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Germ-killing paint brings new hope in war on MRSA

A new paint which can kill MRSA bugs within 20 minutes of contact is being developed by researchers.

MRSA infections cost Irish hospitals more than €23m annually. Eighty-six new cases of infection were reported here in the first three months of this year alone.

The new paint would be used to coat surgical equipment, hospital walls and other surfaces, such as door knobs and even surgical masks.

It is harmless to humans, does not rely on antibiotics and will not leach chemicals into the surrounding environment.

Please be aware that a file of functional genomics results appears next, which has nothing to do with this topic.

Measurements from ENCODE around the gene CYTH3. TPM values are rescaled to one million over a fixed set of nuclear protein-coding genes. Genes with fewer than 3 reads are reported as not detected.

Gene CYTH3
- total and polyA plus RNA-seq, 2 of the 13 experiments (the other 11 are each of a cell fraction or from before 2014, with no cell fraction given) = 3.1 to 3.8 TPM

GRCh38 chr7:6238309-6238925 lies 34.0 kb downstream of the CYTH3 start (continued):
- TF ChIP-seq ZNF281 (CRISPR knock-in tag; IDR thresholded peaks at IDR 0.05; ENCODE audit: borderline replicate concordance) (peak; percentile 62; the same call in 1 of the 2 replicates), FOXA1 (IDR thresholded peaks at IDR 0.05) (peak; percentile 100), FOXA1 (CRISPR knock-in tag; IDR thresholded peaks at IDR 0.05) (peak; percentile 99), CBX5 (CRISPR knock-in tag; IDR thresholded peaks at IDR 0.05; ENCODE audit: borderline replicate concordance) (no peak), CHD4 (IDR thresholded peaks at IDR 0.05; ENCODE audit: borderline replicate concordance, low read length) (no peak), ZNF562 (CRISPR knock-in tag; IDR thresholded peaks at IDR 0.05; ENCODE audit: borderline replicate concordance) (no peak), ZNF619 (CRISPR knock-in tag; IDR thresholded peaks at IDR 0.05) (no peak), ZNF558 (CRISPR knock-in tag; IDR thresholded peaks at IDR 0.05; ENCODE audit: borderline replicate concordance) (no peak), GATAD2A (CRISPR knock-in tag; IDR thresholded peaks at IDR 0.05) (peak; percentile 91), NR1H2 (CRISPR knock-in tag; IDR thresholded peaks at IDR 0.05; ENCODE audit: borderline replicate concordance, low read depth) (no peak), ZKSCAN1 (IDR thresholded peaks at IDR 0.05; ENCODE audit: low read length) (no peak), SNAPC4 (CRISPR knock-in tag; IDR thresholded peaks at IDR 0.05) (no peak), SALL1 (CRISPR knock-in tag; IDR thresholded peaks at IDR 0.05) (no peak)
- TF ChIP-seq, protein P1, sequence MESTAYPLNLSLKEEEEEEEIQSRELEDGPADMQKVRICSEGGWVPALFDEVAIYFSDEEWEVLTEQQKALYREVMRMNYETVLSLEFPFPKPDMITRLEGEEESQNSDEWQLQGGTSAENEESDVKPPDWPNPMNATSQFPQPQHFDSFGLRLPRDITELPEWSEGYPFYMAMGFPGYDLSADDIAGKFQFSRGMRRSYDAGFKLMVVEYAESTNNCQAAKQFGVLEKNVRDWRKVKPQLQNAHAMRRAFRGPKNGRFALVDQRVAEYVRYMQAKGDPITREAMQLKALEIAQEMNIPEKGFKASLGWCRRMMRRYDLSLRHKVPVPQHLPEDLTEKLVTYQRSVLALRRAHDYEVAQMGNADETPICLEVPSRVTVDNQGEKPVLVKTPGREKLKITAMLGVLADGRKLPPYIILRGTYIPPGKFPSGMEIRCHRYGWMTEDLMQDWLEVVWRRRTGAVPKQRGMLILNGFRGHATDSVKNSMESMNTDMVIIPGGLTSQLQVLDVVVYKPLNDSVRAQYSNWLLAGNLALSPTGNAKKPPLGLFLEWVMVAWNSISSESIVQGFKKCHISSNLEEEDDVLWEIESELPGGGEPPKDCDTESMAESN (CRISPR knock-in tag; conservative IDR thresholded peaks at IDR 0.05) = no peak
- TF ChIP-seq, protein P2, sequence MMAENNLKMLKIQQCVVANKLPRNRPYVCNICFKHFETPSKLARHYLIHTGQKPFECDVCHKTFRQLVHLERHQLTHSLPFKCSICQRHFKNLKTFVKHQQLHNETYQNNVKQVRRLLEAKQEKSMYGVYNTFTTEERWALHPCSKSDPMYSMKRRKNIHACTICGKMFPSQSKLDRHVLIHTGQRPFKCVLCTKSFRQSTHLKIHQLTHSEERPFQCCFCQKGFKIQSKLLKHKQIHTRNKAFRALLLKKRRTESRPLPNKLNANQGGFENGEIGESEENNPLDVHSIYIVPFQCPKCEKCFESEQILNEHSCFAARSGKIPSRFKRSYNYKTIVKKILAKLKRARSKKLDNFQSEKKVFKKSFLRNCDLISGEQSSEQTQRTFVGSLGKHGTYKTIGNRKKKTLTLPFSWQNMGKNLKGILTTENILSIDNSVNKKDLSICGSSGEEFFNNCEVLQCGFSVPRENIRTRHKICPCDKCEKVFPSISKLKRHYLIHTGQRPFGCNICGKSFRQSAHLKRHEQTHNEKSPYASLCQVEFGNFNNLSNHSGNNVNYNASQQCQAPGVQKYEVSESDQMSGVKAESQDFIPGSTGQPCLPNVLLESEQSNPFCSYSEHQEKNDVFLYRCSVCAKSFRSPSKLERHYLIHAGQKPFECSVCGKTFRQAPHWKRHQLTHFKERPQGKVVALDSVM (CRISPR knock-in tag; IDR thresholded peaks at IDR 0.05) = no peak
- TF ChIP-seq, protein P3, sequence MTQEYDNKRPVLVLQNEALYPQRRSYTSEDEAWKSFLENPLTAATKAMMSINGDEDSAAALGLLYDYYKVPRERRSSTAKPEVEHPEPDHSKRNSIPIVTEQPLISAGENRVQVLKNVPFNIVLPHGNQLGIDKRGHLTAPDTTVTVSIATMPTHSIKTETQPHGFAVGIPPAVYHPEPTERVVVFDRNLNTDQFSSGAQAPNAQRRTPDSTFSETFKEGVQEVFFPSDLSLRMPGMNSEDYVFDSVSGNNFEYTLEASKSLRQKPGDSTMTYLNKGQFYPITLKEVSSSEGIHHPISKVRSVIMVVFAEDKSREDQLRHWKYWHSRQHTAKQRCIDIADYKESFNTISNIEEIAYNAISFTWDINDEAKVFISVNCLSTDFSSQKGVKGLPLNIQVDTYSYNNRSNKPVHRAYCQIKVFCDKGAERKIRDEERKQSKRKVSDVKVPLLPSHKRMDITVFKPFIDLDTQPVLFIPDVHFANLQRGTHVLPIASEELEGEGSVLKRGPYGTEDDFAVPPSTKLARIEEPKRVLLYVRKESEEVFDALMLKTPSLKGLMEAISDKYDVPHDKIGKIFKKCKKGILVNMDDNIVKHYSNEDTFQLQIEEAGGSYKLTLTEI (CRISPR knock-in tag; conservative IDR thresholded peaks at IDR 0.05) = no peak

The researchers say the painted surface can be washed repeatedly without losing effectiveness.

Scientists at Rensselaer Polytechnic Institute in New York say an enzyme in the paint attaches itself to the MRSA bug cell wall and then slices it open.

During testing, 100pc of MRSA bugs were killed within 20 minutes of contact with a surface coated with the paint.

A report earlier this year found the cost of dealing with healthcare associated infections in this country runs to €234m a year and MRSA accounts for 10pc of the costs. Patients with MRSA have to stay in hospital 11 days longer than other patients. They are also seven times more likely to die.

Ireland ranks fourth in Europe for MRSA infection with only Portugal, Greece and Italy ahead of us.

While the rate of infection is declining and has dropped from a peak of 592 cases in 2005 to 355 cases last year, Consultant microbiologist at Beaumont Hospital and chairman of the MRSA group, Dr Edmond Smyth says it is "still a major issue resulting in illness and, in some cases, death".